Slovakia's media are largely free but remain vulnerable to criminal libel laws and political interference. In 2001, President Schuster brought legal action against a Slovak journalist for satirizing him in print. In January 2002, the Constitutional Court intervened and suspended controversial sections of the penal code relating to the case. This action effectively negated the legal basis for the president's suit and marked the first time the Constitutional Court had used its expanded judicial powers to negate laws violating basic human rights. Yet other restrictions on criminal liable remain in effect and journalists continue to face the threat of politically motivated lawsuits.

The constitution provides for an independent judiciary and a constitutional court. The European Commission has noted the perception of a high level of corruption in the Slovak courts and expressed concern over of the judiciary's perceived lack of impartiality. During the year, parliament created an 18-member Judicial Council in an attempt to strengthen the courts. The Judicial Council will assign and nominate judges, reduce judicial workloads, streamline court proceedings, and address conflicts of interest. The European Commission applauded these initiatives but highlighted the need for full implementation of the judicial reform process.

The Slovak government respects religious freedom. Registered churches and religious organizations are eligible for tax exemptions and government subsidies. The Roman Catholic Church is the largest denomination in the country and consequently receives a larger share of government subsidies. Slovakia has not banned or impeded any groups from practicing their faith. However, the U.S. Department of State notes the persistence of anti-Semitism among some parts of the population. In 2002, a Jewish cemetery in eastern Slovakia was desecrated for the second time in five years. Authorities declined to prosecute the alleged suspects because they were minors.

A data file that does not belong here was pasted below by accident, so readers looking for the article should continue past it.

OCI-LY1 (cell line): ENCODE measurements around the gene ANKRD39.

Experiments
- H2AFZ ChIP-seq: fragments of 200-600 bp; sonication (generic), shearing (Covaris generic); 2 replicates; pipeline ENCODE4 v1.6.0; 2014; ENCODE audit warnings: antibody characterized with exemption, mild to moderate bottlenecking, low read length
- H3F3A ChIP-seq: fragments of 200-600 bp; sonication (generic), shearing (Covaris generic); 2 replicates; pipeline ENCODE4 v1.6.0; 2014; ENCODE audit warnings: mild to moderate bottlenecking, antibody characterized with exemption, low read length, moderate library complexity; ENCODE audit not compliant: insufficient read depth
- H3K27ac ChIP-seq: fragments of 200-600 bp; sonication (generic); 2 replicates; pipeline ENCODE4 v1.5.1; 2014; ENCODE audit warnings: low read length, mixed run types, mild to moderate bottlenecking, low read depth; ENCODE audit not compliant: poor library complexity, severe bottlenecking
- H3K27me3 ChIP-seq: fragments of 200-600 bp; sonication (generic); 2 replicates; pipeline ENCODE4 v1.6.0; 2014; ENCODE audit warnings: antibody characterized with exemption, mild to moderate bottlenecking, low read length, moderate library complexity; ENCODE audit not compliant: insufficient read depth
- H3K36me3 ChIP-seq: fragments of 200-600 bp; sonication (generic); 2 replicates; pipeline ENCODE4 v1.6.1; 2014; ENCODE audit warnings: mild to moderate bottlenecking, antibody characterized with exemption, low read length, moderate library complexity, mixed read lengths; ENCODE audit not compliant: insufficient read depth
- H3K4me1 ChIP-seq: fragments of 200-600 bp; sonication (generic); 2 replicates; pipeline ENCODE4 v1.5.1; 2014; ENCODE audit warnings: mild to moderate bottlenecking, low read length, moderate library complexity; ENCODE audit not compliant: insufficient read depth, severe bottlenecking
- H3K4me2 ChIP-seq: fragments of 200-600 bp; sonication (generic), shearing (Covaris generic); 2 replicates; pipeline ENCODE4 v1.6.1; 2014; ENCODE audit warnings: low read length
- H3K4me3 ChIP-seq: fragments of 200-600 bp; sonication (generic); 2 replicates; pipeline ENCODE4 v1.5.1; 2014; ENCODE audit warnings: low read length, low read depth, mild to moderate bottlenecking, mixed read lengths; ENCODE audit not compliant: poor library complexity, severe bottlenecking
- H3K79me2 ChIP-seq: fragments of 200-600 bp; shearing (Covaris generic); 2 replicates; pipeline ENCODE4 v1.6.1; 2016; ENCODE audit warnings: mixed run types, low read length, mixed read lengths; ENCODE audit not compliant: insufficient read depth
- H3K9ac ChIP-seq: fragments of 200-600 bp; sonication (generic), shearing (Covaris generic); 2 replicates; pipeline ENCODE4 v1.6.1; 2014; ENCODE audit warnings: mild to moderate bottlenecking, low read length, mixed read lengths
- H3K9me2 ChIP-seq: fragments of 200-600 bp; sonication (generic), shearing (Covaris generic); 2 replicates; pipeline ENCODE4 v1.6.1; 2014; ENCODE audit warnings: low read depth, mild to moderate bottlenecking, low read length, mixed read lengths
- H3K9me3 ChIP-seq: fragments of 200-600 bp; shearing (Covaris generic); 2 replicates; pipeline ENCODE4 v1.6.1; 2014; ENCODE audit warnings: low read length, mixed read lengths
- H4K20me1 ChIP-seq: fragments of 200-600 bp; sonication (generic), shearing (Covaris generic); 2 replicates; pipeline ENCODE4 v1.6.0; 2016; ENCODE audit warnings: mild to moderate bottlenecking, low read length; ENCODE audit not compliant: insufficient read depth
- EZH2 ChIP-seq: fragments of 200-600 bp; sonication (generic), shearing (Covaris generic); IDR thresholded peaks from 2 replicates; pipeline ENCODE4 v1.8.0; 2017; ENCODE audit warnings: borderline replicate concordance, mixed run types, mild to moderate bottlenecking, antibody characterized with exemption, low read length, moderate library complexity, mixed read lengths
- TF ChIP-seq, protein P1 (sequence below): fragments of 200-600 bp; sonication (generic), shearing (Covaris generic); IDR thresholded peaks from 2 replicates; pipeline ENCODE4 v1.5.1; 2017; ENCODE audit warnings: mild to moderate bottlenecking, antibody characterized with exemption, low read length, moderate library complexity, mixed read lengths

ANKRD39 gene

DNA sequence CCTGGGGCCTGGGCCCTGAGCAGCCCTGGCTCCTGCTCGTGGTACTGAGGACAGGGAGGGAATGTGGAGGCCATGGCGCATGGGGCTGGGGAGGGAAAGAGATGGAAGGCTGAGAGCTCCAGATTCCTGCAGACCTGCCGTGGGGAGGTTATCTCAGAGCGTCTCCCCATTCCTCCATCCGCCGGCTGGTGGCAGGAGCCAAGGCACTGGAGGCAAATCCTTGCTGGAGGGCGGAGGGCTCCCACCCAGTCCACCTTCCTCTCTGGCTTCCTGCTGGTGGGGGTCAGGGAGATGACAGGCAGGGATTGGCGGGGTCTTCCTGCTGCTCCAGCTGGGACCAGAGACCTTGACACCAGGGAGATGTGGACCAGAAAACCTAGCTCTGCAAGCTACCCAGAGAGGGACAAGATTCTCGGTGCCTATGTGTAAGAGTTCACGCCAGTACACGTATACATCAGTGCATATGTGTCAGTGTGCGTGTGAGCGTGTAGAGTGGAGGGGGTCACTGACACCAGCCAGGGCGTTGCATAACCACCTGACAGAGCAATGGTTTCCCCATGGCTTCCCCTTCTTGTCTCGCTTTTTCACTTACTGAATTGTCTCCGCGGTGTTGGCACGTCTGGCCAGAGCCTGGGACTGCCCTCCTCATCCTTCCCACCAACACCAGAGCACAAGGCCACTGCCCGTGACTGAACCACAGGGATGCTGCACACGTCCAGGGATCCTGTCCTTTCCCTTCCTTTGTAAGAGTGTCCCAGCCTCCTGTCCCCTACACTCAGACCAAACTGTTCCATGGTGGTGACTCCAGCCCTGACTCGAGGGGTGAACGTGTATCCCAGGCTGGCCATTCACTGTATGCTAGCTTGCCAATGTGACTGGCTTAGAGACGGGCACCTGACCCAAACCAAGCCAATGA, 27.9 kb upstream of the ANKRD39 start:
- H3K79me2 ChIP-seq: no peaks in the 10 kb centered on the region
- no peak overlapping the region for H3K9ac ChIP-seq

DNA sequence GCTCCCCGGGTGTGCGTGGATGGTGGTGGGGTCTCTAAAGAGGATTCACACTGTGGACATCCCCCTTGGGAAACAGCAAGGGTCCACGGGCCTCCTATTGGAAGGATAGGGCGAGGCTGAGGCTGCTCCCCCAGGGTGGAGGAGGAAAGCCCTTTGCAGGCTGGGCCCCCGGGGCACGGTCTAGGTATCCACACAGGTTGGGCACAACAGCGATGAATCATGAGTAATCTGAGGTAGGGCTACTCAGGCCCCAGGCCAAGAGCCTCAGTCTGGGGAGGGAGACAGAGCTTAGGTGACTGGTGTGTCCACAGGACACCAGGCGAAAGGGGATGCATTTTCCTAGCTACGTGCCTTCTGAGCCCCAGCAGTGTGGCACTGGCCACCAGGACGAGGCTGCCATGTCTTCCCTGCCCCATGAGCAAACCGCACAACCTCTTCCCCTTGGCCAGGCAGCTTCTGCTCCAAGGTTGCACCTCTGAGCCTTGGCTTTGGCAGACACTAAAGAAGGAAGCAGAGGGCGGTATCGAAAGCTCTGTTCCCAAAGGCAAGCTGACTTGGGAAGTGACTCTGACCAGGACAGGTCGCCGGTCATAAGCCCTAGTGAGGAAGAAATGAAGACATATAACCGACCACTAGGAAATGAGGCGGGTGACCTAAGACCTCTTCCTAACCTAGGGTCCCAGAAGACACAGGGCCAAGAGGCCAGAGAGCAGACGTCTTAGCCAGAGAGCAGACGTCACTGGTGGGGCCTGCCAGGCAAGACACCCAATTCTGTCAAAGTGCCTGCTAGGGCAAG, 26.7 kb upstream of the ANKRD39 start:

There are more than 10 recognized ethnic minorities in Slovakia. While minorities and ethnic groups have a constitutional right to help resolve issues that concern them, Roma (Gypsy) individuals continue to experience widespread discrimination and inequality in education, housing employment, public services, and the criminal justice system. Roma also face the persistent threat of racially motivated violence. Even though Slovak law criminalizes such acts, reports indicate that law enforcement officials do not always investigate crimes against the Roma. Some police officers have themselves been accused of physically abusing Roma individuals, or pressuring Roma victims not to press charges against their assailants. In response to these problems, the government began a new program to improve Roma education and housing in 2002. The government likewise established an informal advisory board to widen the dialogue with the Roma community. The Interior Ministry approved a new Police Code of Conduct and established a commission to fully investigate racially motivated attacks against the Roma. Nevertheless, there continues to be a recognizable gap between Slovakia's exiting Roma policies and their actual implementation on the ground.

Slovak citizens enjoy a range of personal rights and liberties. The government respects the inviolability of the home, the right to privacy, and the right to move and travel freely. The constitution provides protections for marriage, parenthood, and the family. The government respects the right to assemble peacefully, petition state bodies, associate in clubs, political parties, and trade unions. Judges, prosecutors, firefighters, and members of the armed forces may not strike.

Slovakia has a market economy in which the private (business) sector accounts for approximately 80 percent of gross domestic product and 75 percent of employment. Official unemployment remains high at approximately 20 percent, but the government contends that persons who simultaneously work on the black market and collect unemployment benefits may account for as much as 5 percent of this number.